11:39 AM

Meet Vince: CSUSM's First K9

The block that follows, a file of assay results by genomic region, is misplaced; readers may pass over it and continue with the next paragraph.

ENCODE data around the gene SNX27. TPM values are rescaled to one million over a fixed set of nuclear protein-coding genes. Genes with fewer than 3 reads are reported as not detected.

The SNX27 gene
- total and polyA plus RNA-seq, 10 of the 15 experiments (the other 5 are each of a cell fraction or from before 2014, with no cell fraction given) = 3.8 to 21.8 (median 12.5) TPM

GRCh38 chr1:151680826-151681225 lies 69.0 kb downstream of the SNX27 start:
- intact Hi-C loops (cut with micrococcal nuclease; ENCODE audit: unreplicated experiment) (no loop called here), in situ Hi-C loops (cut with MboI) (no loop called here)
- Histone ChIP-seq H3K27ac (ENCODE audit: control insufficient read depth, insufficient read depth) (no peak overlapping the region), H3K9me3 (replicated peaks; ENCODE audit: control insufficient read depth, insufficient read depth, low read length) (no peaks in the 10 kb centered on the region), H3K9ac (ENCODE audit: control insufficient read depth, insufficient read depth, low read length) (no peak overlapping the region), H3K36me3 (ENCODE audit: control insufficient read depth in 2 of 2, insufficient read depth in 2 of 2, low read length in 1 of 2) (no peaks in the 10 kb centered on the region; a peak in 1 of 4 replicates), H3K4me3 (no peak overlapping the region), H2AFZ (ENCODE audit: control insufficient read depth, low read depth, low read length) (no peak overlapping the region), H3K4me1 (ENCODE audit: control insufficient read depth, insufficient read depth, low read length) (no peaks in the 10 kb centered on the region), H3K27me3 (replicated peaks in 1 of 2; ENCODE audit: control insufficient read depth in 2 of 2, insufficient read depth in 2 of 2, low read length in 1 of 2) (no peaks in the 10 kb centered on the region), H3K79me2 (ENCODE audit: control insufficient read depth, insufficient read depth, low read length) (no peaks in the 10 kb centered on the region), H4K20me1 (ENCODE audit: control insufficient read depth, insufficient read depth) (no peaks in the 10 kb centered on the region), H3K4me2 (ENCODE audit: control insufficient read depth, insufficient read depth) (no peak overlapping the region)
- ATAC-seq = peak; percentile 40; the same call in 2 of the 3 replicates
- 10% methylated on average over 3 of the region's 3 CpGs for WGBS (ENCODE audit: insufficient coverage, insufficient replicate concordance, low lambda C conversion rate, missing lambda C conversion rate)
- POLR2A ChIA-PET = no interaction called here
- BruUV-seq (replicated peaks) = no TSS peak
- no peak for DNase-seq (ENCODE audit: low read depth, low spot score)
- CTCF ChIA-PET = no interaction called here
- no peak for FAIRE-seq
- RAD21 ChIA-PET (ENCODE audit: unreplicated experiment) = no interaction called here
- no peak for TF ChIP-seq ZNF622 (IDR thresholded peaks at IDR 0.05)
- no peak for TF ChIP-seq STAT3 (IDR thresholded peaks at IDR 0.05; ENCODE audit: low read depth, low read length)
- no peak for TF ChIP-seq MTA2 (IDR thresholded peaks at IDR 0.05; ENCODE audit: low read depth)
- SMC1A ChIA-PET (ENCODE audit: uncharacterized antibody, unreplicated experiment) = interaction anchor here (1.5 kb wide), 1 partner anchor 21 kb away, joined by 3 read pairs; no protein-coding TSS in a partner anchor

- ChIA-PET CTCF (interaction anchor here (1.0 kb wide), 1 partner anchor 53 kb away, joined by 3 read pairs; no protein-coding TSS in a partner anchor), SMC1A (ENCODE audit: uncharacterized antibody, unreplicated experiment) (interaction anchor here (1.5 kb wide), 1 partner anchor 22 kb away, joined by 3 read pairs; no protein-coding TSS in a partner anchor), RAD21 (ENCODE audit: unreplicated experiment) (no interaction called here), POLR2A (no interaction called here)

At 83 pounds, Vince -- a two-and-a-half-year-old black Labrador Retriever -- is the newest addition to the University Police Department (UPD) and currently the only active explosive ordnance detection canine unit in North San Diego County. Defying the stereotypical canine breeds often linked with law enforcement like German Shepherds, which are primarily used for suspect apprehension, Vince is trained to detect specific odors associated with explosives. Vince’s journey to becoming a detection police dog at Cal State San Marcos began nearly a thousand miles away in a homeless animal shelter in Idaho. One week before Vince was scheduled to be euthanized he was rescued by a canine handler who noticed potential in Vince. In order to be an effective detection dog for explosives, narcotics, or cadavers, a dog must have a strong drive to play, retrieve, hunt, and work at high intensity levels without tiring easily. Vince breezed through the initial assessment and began a year-long training program with San Francisco-based Police Sergeant David Dorn, who rescues and trains canine detection dogs.Once he completed the extensive training program, Vince was assigned to the police squad at UC Berkeley, but shortly thereafter failed a physical exam which tested him positive for heartworms. For a second time, Vince was in jeopardy of being euthanized. Diagnosed with stage one, heartworm treatment is risky and involves several series of deep intramuscular injections which typically leaves an animal lethargic, diminishing the very drive that makes a dog an ideal police canine. While undergoing treatment, Vince was replaced by another detection dog at UC Berkeley. To the surprise of the veterinarian and Dorn, Vince made a full recovery, seemingly unscathed by the treatment process.In fall of 2010, the University Police Department at CSUSM began to explore options for acquiring an Explosive Ordnance Detection (EOD) dog. Officer Ray Derouin, who would become the University’s first canine handler, led the search effort and contacted Sergeant Dorn in San Francisco, where he learned about Vince.“Over the last few decades, university campuses have become highly visible targets for terrorism and acts of violence,” explained Officer Derouin. “In these emergencies every minute counts. By having an EOD canine, we can respond to calls regarding suspicious packages or activity on our campus and in the community and quickly determine the validity of an explosive ordnance threat.”After two grueling months at the training facility, learning dog obedience techniques, canine first aid and trauma, and running drills and odor recognition exercises with Vince, Officer Derouin and Vince became CSUSM’s first certified EOD K9 unit. In addition to serving the campus, Vince is also helping fulfill a vital niche as the only active EOD police dog in North San Diego County. Since joining the UPD in December, Vince has already been deployed to the line of duty twice – responding to concerns of a parked vehicle at MiraCosta College containing explosives, and responding to a suspicious package discovered in Kellogg Library. He has also worked at a handful of high profile events on campus, and will be on duty for CSUSM’s commencement ceremonies in May.To keep his skills fresh, Vince completes daily detection exercises and trains weekly with fellow San Diego Harbor canines and their police officer handlers. When not on duty in his canine-outfitted police SUV, Vince lives with Officer Derouin and his family in San Marcos.“Vince has an incredibly playful and friendly disposition,” said UPD Chief Ron Hackenberg. “He is a great ambassador and addition for our police department as we continue to be vigilant and ensure that safety remains a top priority on our campus and in the community.”